The 1% rule used to be a pretty good first step in determining whether a property would likely make a good investment. By calculating 1% of a property’s price – which would be the monthly rent target – it was the quickest way to determine yes or no whether to consider renting a property.
If you could probably get that number, you would go ahead with other due diligence methods, such as determining the cap rate, neighborhood assessment, and home inspection. If you didn’t think you could get close to 1%, you would move on to another property.
The 1% rule worked in pre-pandemic times. But it doesn’t work anymore. For example, in 2015 the median home price in Atlanta (where I invest) was $187,000. I could easily get houses in the $150,000 price range and charge close to $1,500 a month for rent.
In January 2022, the median home price in Atlanta was $375,000, so inflated prices mean it’s unlikely to get 1%. In March 2022, the average rent in Atlanta for a three-bedroom home of about 1,500 square feet was $2,295. A $200,000 house now puts you in a different kind of market. Instead of a three-bedroom, two-bathroom home in a safe family neighborhood, you’re more likely to look at a two-bedroom, one-bathroom home in a not-so-nice neighborhood, where you probably can’t go. fetch big dollar.
So you can see that with our current inflated house prices, the 1% rule no longer applies. If you were to follow him now, you probably wouldn’t make a deal.
Another method for determining potential rental prices
A better way today to determine how much rent you are likely to get is to look at neighborhood comps, houses similar to the one you are considering in your area that are on the rental market. You can also use an online rent comparator. I use Rentometer, and it’s pretty accurate for my area. Additionally, some online property management companies offer this service to members.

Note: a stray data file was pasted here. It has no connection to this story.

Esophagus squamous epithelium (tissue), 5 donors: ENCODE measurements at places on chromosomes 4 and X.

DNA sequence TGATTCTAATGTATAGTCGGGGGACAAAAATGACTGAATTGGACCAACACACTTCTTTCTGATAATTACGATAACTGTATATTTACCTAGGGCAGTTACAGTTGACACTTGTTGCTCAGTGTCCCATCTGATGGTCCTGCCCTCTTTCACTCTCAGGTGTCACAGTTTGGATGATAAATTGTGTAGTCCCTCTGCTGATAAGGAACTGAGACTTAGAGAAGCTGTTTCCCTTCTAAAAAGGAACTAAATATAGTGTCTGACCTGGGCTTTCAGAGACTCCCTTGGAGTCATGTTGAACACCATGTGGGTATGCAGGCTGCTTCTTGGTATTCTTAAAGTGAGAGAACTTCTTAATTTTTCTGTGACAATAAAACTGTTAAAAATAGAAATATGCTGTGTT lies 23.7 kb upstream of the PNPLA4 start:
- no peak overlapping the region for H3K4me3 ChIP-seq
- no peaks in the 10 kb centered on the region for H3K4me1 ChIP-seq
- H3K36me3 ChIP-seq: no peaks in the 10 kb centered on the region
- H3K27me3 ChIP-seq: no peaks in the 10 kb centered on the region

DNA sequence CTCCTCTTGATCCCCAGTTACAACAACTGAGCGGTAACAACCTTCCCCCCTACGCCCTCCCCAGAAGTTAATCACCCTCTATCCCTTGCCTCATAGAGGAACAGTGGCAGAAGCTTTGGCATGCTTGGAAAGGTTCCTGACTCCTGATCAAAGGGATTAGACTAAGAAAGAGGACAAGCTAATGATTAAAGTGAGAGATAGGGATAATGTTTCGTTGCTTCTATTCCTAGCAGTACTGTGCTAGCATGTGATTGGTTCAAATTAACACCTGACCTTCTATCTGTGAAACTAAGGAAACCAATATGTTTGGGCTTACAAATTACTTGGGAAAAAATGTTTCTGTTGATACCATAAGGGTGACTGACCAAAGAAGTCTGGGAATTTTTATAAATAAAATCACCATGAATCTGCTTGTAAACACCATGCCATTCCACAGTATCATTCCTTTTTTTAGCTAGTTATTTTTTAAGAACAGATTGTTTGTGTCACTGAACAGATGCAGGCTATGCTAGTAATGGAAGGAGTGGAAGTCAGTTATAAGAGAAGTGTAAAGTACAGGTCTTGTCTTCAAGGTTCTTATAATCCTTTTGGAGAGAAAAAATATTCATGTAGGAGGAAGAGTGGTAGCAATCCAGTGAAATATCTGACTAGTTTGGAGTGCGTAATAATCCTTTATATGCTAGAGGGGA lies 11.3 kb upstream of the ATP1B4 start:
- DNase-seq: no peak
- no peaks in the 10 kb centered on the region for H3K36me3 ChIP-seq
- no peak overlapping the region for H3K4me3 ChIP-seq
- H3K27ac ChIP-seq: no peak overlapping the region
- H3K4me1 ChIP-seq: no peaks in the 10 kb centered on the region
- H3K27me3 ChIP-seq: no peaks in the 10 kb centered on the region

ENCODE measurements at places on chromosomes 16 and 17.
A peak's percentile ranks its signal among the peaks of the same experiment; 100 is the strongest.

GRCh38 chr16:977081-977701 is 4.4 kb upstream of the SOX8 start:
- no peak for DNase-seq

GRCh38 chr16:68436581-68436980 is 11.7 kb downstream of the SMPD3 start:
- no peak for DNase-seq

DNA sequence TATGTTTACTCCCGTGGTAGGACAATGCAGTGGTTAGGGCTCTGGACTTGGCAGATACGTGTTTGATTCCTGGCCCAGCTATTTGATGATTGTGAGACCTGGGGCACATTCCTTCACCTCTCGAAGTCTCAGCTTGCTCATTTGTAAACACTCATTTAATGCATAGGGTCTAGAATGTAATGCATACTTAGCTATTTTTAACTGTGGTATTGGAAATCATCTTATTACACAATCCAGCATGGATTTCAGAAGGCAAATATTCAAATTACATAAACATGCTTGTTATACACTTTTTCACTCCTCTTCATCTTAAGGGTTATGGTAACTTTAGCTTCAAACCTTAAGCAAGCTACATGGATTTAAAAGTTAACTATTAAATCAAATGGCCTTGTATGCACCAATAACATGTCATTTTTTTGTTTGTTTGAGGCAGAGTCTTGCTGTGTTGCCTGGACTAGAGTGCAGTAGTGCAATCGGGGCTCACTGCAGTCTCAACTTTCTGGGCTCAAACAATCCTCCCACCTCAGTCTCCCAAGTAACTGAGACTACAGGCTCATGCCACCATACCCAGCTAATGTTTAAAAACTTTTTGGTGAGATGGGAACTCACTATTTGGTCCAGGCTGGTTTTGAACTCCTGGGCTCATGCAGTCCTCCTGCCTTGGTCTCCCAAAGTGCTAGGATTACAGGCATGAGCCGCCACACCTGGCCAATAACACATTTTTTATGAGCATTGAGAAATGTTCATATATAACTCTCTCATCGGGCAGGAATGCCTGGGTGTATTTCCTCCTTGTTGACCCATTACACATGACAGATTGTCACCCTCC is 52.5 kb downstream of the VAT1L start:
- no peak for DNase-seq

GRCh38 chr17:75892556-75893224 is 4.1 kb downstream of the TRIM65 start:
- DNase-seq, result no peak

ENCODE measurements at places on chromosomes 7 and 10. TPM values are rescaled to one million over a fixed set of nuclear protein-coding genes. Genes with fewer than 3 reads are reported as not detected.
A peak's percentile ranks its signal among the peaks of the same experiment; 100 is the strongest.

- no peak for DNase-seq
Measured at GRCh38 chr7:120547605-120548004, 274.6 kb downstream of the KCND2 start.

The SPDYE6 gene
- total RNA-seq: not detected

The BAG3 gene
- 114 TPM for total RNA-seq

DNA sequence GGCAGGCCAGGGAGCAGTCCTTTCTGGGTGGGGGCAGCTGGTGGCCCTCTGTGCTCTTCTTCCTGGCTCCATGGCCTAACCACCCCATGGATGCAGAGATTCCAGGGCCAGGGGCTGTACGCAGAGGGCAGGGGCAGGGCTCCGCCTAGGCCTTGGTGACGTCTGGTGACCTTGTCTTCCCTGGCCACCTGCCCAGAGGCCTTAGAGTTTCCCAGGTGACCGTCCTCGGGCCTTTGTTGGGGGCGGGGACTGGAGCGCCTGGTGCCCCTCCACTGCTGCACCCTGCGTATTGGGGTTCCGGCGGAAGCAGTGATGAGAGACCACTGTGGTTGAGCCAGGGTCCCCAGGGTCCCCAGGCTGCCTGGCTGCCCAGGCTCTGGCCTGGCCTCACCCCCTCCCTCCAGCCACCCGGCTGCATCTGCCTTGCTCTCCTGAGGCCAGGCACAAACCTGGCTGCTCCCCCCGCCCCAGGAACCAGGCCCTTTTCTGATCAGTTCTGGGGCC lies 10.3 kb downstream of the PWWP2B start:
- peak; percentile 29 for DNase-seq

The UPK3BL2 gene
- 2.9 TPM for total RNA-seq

Once you have determined if there is a healthy rental market, start looking for a single family home in that area. Let’s say your target price to acquire the property is just below the median – $350,000. And you want a three-bedroom, two-bathroom house in a nice family neighborhood, where the rent is $2,000 a month. Instead of using the 1% rule, calculate the cap rate.
How to determine the capitalization rate
Determine the cap rate by subtracting the operating expenses from the gross annual rent to get the net operating income (NOI). Then divide your NOI by the purchase price of the property to get the cap rate. Many investors use 50% as a ballpark figure to calculate operating expenses, but I usually use 40% because it’s more accurate for my investments. You want your cap rate to be higher than what you could get from other types of investments.
Note that a very high cap rate generally signals an at-risk property, often in a crime-ridden or other type of undesirable neighborhood. You can invest in it, but you might have more rent-free periods.
Using the above example of the $350,000 house at $2,000 monthly rent, your cap rate would be 4.1%. Breaking it down, $24,000 (gross annual rent) minus $9,600 (operating expenses) equals $14,400 divided by $350,000 (purchase price of the house), which gives you 4.1%. By getting a cheaper property, lowering operating expenses, charging more rent, or a combination of several factors, you can increase your cap rate.
Before the pandemic, I wouldn’t invest in a property with a cap rate of less than 5%. But now I don’t mind getting a lower cap rate if I can reasonably expect house prices and rents to appreciate, which they should do in my area for 2022.
In an appreciating area where you can rightly increase the rent the following year, you might get a better return on your investment, depending on your increased expenses as well. Keep in mind that it’s not good practice to rip off your tenants by raising the rent by more than 5%, which in this case would be $100. So if you bill $2,100 the following year and your expenses stay the same, your cap rate on that property becomes 4.5%.
Should you buy a property today or wait?
It is not easy to buy property in most countries at the moment due to inflated prices. But if you want to invest in real estate, you probably shouldn’t wait for prices to drop, because you could be waiting forever. Prices set to rise 12% in 2022, with ‘no end in sight’, says Fortune.